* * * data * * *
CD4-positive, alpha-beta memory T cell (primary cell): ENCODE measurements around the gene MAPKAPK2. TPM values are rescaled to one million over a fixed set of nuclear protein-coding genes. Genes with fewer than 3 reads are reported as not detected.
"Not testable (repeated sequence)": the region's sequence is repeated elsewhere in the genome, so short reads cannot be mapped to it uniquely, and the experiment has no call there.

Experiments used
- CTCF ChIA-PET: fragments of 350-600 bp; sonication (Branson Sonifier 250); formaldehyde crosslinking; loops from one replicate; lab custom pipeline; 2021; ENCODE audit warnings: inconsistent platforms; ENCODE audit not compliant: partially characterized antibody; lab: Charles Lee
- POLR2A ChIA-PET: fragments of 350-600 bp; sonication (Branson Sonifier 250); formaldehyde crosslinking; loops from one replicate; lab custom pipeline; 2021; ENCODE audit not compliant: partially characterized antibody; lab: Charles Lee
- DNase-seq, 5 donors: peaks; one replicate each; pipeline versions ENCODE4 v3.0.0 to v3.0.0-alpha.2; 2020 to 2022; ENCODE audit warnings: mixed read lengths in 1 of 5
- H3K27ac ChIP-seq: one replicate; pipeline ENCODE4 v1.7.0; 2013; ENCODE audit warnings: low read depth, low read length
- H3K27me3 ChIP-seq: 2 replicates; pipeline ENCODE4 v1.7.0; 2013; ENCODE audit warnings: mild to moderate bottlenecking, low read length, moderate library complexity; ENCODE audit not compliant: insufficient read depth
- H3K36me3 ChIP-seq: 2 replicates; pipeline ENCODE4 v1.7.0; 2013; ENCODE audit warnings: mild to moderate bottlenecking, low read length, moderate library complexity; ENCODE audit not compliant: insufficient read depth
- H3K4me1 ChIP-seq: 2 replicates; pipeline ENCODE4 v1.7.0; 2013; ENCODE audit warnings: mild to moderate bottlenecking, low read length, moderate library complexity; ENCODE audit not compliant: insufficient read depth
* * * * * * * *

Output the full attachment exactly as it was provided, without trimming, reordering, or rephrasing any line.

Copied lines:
CD4-positive, alpha-beta memory T cell (primary cell): ENCODE measurements around the gene MAPKAPK2. TPM values are rescaled to one million over a fixed set of nuclear protein-coding genes. Genes with fewer than 3 reads are reported as not detected.
"Not testable (repeated sequence)": the region's sequence is repeated elsewhere in the genome, so short reads cannot be mapped to it uniquely, and the experiment has no call there.

Experiments used
- CTCF ChIA-PET: fragments of 350-600 bp; sonication (Branson Sonifier 250); formaldehyde crosslinking; loops from one replicate; lab custom pipeline; 2021; ENCODE audit warnings: inconsistent platforms; ENCODE audit not compliant: partially characterized antibody; lab: Charles Lee
- POLR2A ChIA-PET: fragments of 350-600 bp; sonication (Branson Sonifier 250); formaldehyde crosslinking; loops from one replicate; lab custom pipeline; 2021; ENCODE audit not compliant: partially characterized antibody; lab: Charles Lee
- DNase-seq, 5 donors: peaks; one replicate each; pipeline versions ENCODE4 v3.0.0 to v3.0.0-alpha.2; 2020 to 2022; ENCODE audit warnings: mixed read lengths in 1 of 5
- H3K27ac ChIP-seq: one replicate; pipeline ENCODE4 v1.7.0; 2013; ENCODE audit warnings: low read depth, low read length
- H3K27me3 ChIP-seq: 2 replicates; pipeline ENCODE4 v1.7.0; 2013; ENCODE audit warnings: mild to moderate bottlenecking, low read length, moderate library complexity; ENCODE audit not compliant: insufficient read depth
- H3K36me3 ChIP-seq: 2 replicates; pipeline ENCODE4 v1.7.0; 2013; ENCODE audit warnings: mild to moderate bottlenecking, low read length, moderate library complexity; ENCODE audit not compliant: insufficient read depth
- H3K4me1 ChIP-seq: 2 replicates; pipeline ENCODE4 v1.7.0; 2013; ENCODE audit warnings: mild to moderate bottlenecking, low read length, moderate library complexity; ENCODE audit not compliant: insufficient read depth